Raising Mental Health Awareness During May’s Mental Health Month

May 14, 2021

In 1949, May received the designation of Mental Health Month by Mental Health America and other non-profit organizations founded to promote mental health awareness. Mental health conditions are often stigmatized, preventing people from seeking help when they need it. Mental Health Month aims to promote education, outreach, and support to people dealing with mental health struggles and their families. This year, Mental Health Month is critical in the wake of the public health crisis, which has profoundly impacted the lives of many.

Cases of Mental Health Conditions Are on the Rise

In a recent report released by the CDC’s National Center for Health Statistics, ongoing surveys show that adults reporting symptoms of anxiety and depression have significantly increased since August 2020. Beginning in April 2020, the CDC has been conducting ongoing surveys in partnership with the US Census Bureau to evaluate the impact COVID-19 has had on the mental health of American adults. From August 2020 to February 2021, responses show that anxiety or depression-related symptoms have affected more of the population. In August, symptoms were reported by 35.1% of respondents, increasing to 41.5% in February.

More people have reported seeking help for mental conditions as incidence has risen, increasing from 22.4% to 24.8% in the same period. However, so too has the number of people reporting that their mental health needs have gone unmet. In August, 9.2% reported not receiving mental health care, versus 11.7% in February. Of respondents, the largest group reporting unmet mental health needs were adults between the ages of 18 and 29 years old.

However, even before the effects of the public health crisis, reports of mental health conditions were on the rise, making Mental Health Month more important than ever. Since 2011, the number of adults reporting that their mental health needs have gone unmet has not decreased, Mental Health America found.

Improving Mental Health Can Improve Heart Health

While increases in mental health conditions are often the cause of a related rise in thoughts of suicide or self-harm, it can also adversely affect cardiovascular health. In a recent American American Heart Association publication from the American Heart Association, findings show mental health is closely related to cardiovascular disorders. The review found that social isolation and loneliness increased the risk of cardiovascular diseases by 50%, work-related stress by 40%, post-traumatic stress disorder by 61%, and other sources of stress at 27%. At the same time, anxiety leads to a greater risk of cardiovascular disease-related mortality, stroke, and heart failure. Similarly, studies show depression increases the risk for heart attacks, stroke, and coronary heart disease.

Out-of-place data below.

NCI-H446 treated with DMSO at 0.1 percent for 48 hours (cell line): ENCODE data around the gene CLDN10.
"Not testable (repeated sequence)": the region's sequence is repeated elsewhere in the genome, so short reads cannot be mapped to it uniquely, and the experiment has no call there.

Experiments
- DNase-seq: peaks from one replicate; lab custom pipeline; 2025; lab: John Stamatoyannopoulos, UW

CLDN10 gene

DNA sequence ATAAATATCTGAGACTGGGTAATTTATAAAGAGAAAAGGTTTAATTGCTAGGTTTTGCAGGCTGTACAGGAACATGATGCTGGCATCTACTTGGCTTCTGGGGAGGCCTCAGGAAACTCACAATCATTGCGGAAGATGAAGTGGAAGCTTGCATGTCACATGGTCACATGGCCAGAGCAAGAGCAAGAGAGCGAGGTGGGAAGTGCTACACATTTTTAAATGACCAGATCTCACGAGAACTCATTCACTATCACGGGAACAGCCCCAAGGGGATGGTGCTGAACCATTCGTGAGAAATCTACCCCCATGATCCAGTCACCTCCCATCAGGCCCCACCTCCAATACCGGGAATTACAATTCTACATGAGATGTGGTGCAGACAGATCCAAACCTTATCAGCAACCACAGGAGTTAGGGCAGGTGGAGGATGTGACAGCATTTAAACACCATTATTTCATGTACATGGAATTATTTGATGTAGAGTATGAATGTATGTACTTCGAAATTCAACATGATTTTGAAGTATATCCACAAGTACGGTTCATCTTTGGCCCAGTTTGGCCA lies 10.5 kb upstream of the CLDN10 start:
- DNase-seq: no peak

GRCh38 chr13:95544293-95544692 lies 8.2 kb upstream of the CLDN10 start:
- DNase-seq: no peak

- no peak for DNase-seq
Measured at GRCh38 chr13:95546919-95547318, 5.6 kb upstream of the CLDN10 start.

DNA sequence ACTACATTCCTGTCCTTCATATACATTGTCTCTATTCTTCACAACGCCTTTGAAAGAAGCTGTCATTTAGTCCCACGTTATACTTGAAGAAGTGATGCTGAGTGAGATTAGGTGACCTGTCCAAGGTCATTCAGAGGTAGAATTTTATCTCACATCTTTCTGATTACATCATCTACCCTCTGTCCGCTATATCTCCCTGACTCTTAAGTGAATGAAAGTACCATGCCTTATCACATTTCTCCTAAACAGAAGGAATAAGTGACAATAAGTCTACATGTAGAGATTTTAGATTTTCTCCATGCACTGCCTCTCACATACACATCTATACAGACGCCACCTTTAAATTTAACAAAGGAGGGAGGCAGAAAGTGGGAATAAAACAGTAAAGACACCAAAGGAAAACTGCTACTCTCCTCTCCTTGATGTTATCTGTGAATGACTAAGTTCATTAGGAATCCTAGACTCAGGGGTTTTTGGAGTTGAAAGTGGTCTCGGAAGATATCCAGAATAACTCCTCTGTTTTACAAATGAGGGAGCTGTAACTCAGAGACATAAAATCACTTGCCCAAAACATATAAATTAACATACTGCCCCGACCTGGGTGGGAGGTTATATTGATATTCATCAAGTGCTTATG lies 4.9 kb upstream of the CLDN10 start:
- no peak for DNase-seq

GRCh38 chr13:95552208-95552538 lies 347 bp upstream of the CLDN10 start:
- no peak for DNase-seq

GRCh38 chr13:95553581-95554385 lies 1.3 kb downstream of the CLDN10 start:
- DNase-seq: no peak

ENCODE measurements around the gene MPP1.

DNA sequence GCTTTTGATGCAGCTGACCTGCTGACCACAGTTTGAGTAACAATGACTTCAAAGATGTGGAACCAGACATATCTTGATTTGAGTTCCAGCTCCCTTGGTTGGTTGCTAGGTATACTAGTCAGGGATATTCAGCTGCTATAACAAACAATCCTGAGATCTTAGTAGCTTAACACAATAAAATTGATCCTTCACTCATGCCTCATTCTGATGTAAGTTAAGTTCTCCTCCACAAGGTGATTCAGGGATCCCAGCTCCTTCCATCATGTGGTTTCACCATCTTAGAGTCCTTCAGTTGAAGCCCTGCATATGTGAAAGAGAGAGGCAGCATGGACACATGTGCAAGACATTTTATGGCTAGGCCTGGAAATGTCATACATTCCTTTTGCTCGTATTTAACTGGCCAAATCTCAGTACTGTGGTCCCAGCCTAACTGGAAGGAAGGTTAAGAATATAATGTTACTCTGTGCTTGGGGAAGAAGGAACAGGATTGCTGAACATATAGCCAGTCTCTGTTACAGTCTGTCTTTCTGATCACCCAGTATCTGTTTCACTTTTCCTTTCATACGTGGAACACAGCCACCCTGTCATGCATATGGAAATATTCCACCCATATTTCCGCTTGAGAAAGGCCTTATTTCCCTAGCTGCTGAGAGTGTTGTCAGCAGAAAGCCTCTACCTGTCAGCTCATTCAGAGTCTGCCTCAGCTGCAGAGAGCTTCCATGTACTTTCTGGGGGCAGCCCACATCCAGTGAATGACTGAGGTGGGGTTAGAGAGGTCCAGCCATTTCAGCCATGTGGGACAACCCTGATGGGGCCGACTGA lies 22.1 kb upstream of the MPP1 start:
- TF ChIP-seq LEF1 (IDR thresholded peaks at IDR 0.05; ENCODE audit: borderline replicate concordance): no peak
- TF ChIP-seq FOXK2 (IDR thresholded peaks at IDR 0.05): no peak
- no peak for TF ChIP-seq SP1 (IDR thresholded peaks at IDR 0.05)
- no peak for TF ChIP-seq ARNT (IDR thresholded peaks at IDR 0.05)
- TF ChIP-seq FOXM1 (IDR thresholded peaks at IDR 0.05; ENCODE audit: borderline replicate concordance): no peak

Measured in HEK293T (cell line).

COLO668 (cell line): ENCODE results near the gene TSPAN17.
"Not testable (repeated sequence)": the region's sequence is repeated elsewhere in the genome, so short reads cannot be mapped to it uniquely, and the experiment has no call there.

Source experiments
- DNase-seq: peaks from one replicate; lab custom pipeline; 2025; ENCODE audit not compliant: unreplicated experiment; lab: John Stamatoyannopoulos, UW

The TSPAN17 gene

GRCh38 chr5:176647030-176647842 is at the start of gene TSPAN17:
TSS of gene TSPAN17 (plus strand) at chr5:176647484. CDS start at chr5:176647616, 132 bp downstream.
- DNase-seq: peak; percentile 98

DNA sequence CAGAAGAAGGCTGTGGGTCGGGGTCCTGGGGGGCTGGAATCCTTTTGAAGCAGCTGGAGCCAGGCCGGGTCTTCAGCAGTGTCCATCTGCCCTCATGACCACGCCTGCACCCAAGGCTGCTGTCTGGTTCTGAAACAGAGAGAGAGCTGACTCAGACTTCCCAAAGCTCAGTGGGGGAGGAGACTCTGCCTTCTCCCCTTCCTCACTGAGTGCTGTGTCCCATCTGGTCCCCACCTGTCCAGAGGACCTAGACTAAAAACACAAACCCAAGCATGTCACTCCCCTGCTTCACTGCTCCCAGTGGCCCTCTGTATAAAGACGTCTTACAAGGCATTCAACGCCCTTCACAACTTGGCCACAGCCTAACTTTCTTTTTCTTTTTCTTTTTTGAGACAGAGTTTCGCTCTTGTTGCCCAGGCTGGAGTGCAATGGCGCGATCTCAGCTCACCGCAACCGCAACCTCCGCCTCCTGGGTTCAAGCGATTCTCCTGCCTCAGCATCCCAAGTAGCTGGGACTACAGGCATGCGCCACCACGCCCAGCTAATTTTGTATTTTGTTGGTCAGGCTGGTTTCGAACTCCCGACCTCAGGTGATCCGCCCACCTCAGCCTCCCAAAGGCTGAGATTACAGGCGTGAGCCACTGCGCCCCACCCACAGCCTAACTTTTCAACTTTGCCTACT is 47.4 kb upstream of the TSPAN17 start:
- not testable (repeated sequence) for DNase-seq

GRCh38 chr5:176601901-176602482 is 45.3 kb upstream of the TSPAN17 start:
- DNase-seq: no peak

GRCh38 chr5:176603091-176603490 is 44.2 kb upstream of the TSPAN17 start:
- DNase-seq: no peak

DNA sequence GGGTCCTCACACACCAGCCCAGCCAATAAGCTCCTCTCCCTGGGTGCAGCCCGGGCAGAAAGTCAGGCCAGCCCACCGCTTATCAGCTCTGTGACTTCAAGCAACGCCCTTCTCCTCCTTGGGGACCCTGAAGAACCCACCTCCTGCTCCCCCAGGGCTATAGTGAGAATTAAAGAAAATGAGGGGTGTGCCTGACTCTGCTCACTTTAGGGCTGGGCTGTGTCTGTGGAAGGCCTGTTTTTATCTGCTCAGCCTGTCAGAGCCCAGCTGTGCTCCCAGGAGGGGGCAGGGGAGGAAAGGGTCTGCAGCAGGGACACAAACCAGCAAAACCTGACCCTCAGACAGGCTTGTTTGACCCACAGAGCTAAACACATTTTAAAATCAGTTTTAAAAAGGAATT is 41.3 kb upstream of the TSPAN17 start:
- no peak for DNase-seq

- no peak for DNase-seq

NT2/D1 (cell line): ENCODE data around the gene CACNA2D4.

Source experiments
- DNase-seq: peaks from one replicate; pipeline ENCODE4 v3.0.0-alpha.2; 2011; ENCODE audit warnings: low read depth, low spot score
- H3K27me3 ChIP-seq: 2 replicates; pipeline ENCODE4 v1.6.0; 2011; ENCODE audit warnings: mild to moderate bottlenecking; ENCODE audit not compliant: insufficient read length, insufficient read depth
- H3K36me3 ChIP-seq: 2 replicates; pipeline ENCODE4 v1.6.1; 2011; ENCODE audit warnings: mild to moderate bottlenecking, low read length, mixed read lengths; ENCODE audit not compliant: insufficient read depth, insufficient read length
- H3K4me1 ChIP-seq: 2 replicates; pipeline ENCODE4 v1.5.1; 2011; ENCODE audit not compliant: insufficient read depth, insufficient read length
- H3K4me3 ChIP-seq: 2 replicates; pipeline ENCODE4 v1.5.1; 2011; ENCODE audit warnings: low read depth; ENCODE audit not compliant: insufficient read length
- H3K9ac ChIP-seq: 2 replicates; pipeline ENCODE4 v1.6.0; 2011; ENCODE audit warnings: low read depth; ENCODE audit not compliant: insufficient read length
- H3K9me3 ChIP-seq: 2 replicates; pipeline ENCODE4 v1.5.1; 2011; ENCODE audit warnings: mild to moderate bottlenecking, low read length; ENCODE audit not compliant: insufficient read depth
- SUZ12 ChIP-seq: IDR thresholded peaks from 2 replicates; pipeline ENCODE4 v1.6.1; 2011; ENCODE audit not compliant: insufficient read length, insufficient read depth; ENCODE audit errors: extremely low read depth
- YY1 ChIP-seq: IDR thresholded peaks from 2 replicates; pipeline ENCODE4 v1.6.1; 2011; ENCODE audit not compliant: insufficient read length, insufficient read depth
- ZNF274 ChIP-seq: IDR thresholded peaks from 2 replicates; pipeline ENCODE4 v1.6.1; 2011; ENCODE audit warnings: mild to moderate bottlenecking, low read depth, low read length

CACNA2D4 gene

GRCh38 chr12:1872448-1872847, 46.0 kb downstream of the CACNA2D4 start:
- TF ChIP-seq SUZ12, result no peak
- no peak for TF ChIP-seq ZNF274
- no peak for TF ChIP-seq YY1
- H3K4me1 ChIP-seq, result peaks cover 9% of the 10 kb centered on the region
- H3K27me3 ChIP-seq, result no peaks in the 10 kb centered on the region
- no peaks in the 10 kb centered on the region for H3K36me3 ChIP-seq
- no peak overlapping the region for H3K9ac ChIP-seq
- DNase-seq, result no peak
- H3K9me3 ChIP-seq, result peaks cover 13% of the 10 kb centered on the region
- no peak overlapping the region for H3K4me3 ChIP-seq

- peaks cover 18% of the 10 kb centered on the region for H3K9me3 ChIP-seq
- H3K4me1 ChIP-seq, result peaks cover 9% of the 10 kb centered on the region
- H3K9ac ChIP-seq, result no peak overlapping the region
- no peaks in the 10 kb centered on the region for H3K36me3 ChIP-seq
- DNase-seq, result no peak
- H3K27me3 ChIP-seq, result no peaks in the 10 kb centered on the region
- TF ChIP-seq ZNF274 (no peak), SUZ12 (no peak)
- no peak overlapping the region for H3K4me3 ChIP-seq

By decreasing mental health conditions and improving mental health, people benefit from a lower risk of cardiovascular diseases and related adverse outcomes. Studies have shown that maintaining a positive mental state promotes a healthier cardiovascular system by reducing adverse biological processes.

Mental Health Month 2021 is Focused on Building Resiliency

Mental Health America’s campaign aims to help people dealing with mental health build practical tools to improve their mental health and resiliency. They have chosen to address adaptation after trauma, dealing with anger, processing large changes, and taking time for self-care amongst other topics.

The National Alliance on Mental Illness’s mission for Mental Health Month is to ensure that no one feels alone. Throughout the month, the organization will share stories and personal experiences so that people know they are not alone in their struggle. NAMI hopes to help people with mental health conditions get the support and care needed to facilitate healthy, fulfilling lives.

Help Is Available

For those seeking treatment or referrals, the US Substance Abuse and Mental Health Service Administration has established a confidential hotline available 24/7, 365 days a year. Patients and their families can call 800-662-HELP.

The NAMI hotline is also available at 800-950-NAMI or by texting NAMI to 741741.

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